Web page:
But should it come to pass, the next issue would be how the standard would be applied. In this regard, the authors propose: “[I]f the firm resolves a compliance enforcement action, criminal or civil, through payment of a fine or accepting some other sanction, an appropriate board committee, perhaps the governance committee, should trigger an ‘accountability proceeding.’ This proceeding could be presided over by a panel of compliance and industry experts, perhaps three, who would conduct an internal investigation that would (i) evaluate the compliance system within the firm as well as the particulars of the compliance failure, (ii) assess the extent of directors’ responsibility, and (iii) determine the appropriate clawback of the accumulated stock of responsible former and current directors.”

Indeed,  one might – as part of board compliance program governance –  deploy a “moot court” accountability proceeding to help directors avoid ever having to face the “real deal.” I suggest this because much of the underlying logic of compliance programs is based on the realization that merely threatening punishment is not enough to prevent wrongdoing. And just as employees need training in various compliance areas for that threat to be meaningful, so directors should be periodically reminded about the risks they face.

As noted above, the heightened standard of board liability for compliance failures proposed by the authors is a long way from coming to pass. But, even under the current, relatively lax standards, the “moot court” idea might be worth trying, as it would undoubtedly cause some directors to focus on compliance more than they currently do.

For an earlier post on compliance incentives and managers click here.

Imagine the real


An early post on this blog noted that among the more interesting phenomena of behavioral ethics was the impact that knowing or not knowing a party could have on how one treated that party.

A set of circumstances that is relatively likely to lead to an ethical shortfall is where we do not know who will be impacted by a contemplated act.   As described in this paper by Deborah A. Small and George Loewenstein,  in one study “subjects were more willing to compensate others who lost money when the losers had already been determined than when they were about to be” and in another “people contributed more to a charity when their contributions would benefit a family that had already been selected from a list than when told that the family would be selected from the same list.”   Beyond their direct application to the area of charitable giving, these findings may be relevant to a broader range of ethics issues, and, for instance, could help explain the relative ease with which so many individuals engage in offenses where the victims are not identifiable.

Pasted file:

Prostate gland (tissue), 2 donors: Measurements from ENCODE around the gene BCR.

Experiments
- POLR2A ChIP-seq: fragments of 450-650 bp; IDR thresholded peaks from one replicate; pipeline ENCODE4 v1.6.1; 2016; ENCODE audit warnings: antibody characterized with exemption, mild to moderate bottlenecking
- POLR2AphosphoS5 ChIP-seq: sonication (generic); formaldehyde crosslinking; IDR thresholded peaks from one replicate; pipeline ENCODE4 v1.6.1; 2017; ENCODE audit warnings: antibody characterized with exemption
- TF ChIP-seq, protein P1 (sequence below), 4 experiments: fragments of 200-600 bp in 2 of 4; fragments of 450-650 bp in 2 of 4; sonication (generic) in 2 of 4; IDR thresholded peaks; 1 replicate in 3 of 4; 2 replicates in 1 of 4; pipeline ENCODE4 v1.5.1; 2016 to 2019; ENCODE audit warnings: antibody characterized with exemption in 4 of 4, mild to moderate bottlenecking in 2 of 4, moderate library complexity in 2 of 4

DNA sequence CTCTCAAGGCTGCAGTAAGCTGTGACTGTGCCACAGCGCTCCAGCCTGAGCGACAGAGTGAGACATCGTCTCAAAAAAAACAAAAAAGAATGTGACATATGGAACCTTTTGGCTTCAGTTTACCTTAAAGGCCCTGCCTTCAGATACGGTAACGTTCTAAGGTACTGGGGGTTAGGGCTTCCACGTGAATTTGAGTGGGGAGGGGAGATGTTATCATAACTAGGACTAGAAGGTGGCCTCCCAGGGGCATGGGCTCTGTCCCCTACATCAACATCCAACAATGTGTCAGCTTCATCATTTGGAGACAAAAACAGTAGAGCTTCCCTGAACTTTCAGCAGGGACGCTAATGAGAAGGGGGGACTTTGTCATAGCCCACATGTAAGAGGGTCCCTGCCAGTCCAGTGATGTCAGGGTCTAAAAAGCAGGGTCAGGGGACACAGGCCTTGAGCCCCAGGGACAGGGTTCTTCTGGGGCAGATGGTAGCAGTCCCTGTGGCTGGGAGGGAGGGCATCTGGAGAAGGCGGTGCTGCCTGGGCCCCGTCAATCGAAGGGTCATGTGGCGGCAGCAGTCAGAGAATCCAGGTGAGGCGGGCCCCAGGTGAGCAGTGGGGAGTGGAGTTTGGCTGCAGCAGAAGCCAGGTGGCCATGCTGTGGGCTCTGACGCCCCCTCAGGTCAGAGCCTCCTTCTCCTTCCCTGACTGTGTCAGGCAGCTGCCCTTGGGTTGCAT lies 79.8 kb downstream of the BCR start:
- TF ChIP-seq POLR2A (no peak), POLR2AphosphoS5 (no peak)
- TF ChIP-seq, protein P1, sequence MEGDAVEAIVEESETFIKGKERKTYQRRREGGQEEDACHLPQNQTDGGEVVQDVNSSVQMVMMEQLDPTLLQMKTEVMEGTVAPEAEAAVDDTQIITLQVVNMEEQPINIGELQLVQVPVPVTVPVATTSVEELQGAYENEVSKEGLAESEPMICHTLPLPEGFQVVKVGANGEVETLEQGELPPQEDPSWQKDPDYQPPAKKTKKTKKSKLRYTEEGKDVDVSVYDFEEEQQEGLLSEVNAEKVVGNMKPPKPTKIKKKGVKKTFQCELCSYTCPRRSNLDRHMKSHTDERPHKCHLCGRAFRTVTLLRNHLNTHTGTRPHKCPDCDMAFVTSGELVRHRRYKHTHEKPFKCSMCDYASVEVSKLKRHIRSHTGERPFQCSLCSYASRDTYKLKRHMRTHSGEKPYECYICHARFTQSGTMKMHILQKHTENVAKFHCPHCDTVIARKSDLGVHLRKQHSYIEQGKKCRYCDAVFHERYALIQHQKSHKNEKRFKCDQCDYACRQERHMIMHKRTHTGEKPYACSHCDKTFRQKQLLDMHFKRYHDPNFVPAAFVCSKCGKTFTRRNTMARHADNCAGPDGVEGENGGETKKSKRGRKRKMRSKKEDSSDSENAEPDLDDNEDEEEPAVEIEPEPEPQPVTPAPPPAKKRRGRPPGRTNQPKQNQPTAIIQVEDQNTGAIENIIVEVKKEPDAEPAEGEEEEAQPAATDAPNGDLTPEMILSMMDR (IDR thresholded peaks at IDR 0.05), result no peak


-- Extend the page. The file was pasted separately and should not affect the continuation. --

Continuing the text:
One example of this is insider trading – a crime which, although widely known to be wrong, seems utterly pervasive (based, among other things, on the extent of trading in securities right before public disclosure of market moving events).  A behavioral ethics perspective suggests that (at least part of) the reason for this “inner controls” failure is that the victims of insider trading are essentially anonymous market participants. 

Another offense of this sort is government contracting fraud (where the victims tend to be everyone),  and indeed Ben Franklin famously described the risks of an ethics shortfall here as well as anyone could: “There is no kind of dishonesty into which otherwise good people more easily and more frequently fall than that of defrauding the government.”   Understanding why “otherwise good people” do bad things is much of what behavioral ethics is about.

But what about COIs? The picture there is mixed, as some COIs do involve identifiable victims – such as the job applicant who does not get hired because the position was filled by the boss’s son. Similarly, an organization might suffer identifiable harm when its procurement process is corrupted by a COI – e.g., paying too much or getting too little.

However, with other sorts of COIs the harm is less apparent. It is the damage to trust in key relationships.